La Jolla, Calif. -- U.S. researchers say they've determined when people eat might be just as vital to their health as what they eat.
Scientists at the Salk Institute for Biological Studies say experiments with mice revealed the daily waxing and waning of genes in the liver is mostly controlled by food intake and not by the body's circadian clock, as conventional wisdom had it.
"If feeding time determines the activity of a large number of genes completely independent of the circadian clock, when you eat and fast each day will have a huge impact on your metabolism," said Assistant Professor Satchidananda Panda, who led the research.
Washington, September 14 -- Whether cell phones are dangerous for our health or not has been a question of debate for scientists. Almost 600 studies have been done so far to determine the effects of cell phones on the health, but every time contradictory results have come up.
London, April 29: Low and middle-income countries are less prepared than developed nations to fight an outbreak of swine flu, health experts say.
"Of particular concern is the ability of low-income and middle-income countries to detect and mitigate the effects of this new virus on their populations," said The Lancet, an authoritative medical journal.
"History has shown that developing countries are disproportionately affected by an influenza pandemic," it said in an editorial published Tuesday.
An "Electronic Mosquito" could replace invasive methods of drawing blood samples from diabetics to check glucose levels.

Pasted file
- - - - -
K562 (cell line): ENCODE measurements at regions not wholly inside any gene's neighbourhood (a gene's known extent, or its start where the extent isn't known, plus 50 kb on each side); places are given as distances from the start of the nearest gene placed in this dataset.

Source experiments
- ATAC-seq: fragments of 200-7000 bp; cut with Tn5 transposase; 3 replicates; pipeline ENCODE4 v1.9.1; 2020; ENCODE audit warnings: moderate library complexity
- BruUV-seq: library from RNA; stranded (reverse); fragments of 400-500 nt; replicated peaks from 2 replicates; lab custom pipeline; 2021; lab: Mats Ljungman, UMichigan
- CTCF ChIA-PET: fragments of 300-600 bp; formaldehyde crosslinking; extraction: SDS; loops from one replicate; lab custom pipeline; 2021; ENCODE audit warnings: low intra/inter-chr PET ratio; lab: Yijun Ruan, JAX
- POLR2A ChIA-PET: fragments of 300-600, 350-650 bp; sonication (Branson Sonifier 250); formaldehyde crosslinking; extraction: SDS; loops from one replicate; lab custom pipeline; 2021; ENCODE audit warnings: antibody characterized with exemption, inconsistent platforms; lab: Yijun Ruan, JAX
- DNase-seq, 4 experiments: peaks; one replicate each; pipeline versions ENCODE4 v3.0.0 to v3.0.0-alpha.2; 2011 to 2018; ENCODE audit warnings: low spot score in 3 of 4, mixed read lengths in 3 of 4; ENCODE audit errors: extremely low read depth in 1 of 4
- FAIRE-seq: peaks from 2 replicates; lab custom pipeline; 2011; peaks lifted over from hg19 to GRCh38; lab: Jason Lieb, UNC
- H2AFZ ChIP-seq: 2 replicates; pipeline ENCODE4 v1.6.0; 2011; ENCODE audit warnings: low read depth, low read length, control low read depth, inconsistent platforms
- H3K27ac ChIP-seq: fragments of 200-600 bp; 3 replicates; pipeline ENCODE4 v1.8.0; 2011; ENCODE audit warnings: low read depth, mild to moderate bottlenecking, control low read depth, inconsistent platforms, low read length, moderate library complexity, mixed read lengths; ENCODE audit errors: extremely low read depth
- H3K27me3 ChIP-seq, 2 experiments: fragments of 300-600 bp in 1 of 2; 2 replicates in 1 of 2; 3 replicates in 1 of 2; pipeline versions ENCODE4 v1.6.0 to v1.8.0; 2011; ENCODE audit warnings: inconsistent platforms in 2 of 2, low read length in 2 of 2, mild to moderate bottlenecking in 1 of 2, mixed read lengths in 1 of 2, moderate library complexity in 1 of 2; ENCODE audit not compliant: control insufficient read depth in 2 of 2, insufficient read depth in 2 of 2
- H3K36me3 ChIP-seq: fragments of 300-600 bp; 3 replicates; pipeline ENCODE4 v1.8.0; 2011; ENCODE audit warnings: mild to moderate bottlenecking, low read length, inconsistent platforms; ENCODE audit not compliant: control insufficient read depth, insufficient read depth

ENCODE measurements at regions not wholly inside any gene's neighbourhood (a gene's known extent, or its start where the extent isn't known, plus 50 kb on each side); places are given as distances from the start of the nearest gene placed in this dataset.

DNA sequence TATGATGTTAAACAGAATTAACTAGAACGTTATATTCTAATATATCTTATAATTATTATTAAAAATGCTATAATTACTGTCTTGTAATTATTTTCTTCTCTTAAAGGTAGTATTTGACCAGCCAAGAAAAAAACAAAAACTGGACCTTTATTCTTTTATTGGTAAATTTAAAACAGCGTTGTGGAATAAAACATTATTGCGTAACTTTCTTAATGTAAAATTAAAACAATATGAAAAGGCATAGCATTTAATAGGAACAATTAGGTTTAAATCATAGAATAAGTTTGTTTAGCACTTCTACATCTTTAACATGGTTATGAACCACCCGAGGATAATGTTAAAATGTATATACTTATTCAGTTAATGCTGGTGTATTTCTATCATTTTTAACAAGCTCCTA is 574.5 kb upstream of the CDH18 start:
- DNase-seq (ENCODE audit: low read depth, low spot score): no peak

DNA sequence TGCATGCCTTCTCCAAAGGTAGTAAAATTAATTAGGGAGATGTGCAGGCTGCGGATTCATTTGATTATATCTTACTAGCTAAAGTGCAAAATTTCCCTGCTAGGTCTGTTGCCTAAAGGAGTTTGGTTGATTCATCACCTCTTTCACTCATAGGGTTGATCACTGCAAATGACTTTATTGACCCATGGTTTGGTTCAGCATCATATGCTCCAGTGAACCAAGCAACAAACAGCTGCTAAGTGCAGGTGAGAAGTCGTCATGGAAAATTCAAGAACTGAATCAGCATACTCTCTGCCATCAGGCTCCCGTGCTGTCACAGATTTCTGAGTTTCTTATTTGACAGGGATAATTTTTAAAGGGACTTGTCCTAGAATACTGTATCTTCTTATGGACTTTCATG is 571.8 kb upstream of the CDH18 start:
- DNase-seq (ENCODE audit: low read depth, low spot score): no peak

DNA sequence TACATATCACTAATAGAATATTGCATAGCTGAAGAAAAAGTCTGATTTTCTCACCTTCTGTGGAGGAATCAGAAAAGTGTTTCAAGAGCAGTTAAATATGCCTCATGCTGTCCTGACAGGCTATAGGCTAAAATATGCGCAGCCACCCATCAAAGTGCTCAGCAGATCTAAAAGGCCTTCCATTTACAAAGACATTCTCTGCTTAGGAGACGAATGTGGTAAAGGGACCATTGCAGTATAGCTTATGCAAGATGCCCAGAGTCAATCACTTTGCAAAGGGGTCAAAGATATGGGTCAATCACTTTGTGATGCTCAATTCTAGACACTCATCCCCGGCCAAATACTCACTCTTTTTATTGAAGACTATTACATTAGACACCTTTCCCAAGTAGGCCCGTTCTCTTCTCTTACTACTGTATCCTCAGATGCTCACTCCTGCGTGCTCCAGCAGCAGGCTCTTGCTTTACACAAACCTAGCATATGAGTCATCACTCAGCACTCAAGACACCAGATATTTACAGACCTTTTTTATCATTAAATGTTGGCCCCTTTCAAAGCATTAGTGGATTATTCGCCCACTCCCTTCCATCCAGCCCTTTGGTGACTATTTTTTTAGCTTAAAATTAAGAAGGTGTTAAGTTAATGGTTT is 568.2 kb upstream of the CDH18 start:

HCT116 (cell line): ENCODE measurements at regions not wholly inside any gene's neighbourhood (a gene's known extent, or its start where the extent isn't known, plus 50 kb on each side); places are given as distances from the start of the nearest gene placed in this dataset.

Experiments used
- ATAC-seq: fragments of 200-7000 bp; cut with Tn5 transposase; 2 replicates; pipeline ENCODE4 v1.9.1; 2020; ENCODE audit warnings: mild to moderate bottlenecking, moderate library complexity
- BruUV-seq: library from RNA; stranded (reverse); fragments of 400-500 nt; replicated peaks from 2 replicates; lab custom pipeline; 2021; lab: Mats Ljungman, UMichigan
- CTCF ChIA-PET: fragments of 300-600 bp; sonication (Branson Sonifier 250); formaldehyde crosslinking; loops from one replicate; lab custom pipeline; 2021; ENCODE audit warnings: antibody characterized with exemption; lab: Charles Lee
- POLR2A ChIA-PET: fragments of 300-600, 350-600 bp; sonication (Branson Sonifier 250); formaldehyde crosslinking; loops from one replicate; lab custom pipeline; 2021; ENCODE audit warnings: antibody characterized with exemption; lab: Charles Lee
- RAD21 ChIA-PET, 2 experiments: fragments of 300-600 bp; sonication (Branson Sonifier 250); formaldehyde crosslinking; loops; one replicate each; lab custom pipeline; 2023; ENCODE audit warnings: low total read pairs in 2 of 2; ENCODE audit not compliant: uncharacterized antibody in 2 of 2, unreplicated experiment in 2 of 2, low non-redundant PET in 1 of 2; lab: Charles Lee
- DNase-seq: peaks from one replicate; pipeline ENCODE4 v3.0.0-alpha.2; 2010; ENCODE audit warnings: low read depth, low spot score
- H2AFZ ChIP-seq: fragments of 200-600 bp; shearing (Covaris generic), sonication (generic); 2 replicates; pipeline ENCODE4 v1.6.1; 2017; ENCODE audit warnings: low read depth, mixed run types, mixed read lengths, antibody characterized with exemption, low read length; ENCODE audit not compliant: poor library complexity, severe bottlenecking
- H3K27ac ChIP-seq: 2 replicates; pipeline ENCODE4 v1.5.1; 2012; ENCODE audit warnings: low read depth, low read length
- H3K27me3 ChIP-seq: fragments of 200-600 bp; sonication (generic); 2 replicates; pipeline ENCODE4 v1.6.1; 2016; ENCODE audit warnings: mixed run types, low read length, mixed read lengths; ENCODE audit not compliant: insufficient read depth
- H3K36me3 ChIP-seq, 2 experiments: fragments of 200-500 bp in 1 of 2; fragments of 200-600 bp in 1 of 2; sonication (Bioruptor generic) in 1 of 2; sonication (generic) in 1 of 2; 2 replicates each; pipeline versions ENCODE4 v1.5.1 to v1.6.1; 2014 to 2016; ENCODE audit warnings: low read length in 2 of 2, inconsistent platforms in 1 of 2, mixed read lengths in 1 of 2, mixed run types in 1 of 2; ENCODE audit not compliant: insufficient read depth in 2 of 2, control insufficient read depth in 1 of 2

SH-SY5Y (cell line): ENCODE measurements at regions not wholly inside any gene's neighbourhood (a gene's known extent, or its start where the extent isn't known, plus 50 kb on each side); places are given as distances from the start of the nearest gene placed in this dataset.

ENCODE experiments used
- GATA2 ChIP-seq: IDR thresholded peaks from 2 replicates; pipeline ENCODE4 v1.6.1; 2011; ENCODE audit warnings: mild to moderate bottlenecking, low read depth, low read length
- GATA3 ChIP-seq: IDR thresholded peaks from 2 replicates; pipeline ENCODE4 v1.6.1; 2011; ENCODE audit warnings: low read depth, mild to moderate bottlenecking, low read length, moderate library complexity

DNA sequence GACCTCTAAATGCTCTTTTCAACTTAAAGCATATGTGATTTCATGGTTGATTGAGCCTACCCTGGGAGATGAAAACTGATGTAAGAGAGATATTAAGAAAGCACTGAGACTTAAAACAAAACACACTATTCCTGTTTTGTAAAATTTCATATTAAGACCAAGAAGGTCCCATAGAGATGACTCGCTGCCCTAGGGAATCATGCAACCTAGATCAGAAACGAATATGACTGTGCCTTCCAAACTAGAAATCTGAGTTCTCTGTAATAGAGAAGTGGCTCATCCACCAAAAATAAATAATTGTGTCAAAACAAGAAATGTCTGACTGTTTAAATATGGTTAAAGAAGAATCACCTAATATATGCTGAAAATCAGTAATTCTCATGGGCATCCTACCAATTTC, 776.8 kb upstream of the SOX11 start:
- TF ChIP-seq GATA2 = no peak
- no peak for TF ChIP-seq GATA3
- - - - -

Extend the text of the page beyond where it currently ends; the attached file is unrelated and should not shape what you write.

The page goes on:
The common method of drawing blood from fingertips and using glucose testing strips and metres can be painful, inconvenient and time-consuming.
Now, electrical engineers at the Schulich School of Engineering at the University of Calgary have patented a device called the Electronic Mosquito or e-Mosquito, a patch approximately the size of a deck of cards which contains four micro-needles that "bite" sequentially at programmed intervals.
A third of teens who smoke cannabis regularly use it as medication, rather than as a means of getting high, claims a new study.
Joan Bottorff worked with researchers from the University of British Columbia, funded by the Canadian Institutes of Health Research, to conduct in-depth interviews with 63 cannabis-using adolescents.
Of these, 20 claimed that they used cannabis to relieve or manage health problems. Bottorff said: "Marijuana is perceived by some teens to be the only available alternative for those experiencing difficult health problems when legitimate medical treatments have failed or when they lack access to appropriate health care."
London, March 18: Adding more to the detrimental effects of obesity, a latest study of nearly a million people shows it can shorten life expectancy by almost a decade. Being slightly overweight too can pour perils – it may take as much as three years off your life, researchers warn.
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